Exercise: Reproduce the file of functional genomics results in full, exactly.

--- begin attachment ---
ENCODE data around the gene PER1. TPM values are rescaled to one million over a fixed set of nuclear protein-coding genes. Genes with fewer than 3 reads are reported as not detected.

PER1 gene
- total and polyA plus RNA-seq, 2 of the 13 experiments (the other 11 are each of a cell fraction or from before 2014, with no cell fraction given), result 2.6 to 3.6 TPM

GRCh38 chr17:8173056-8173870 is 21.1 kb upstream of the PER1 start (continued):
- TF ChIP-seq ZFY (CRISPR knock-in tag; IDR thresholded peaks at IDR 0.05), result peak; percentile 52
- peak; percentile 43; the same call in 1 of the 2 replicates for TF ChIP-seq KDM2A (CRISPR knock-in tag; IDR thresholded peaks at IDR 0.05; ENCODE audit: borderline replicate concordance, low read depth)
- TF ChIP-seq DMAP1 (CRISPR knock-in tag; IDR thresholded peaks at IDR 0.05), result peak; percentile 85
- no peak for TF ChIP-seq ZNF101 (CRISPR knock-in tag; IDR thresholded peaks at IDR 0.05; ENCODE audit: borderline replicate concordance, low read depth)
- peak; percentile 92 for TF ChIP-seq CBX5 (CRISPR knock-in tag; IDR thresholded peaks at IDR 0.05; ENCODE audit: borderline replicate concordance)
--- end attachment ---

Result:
ENCODE data around the gene PER1. TPM values are rescaled to one million over a fixed set of nuclear protein-coding genes. Genes with fewer than 3 reads are reported as not detected.

PER1 gene
- total and polyA plus RNA-seq, 2 of the 13 experiments (the other 11 are each of a cell fraction or from before 2014, with no cell fraction given), result 2.6 to 3.6 TPM

GRCh38 chr17:8173056-8173870 is 21.1 kb upstream of the PER1 start (continued):
- TF ChIP-seq ZFY (CRISPR knock-in tag; IDR thresholded peaks at IDR 0.05), result peak; percentile 52
- peak; percentile 43; the same call in 1 of the 2 replicates for TF ChIP-seq KDM2A (CRISPR knock-in tag; IDR thresholded peaks at IDR 0.05; ENCODE audit: borderline replicate concordance, low read depth)
- TF ChIP-seq DMAP1 (CRISPR knock-in tag; IDR thresholded peaks at IDR 0.05), result peak; percentile 85
- no peak for TF ChIP-seq ZNF101 (CRISPR knock-in tag; IDR thresholded peaks at IDR 0.05; ENCODE audit: borderline replicate concordance, low read depth)
- peak; percentile 92 for TF ChIP-seq CBX5 (CRISPR knock-in tag; IDR thresholded peaks at IDR 0.05; ENCODE audit: borderline replicate concordance)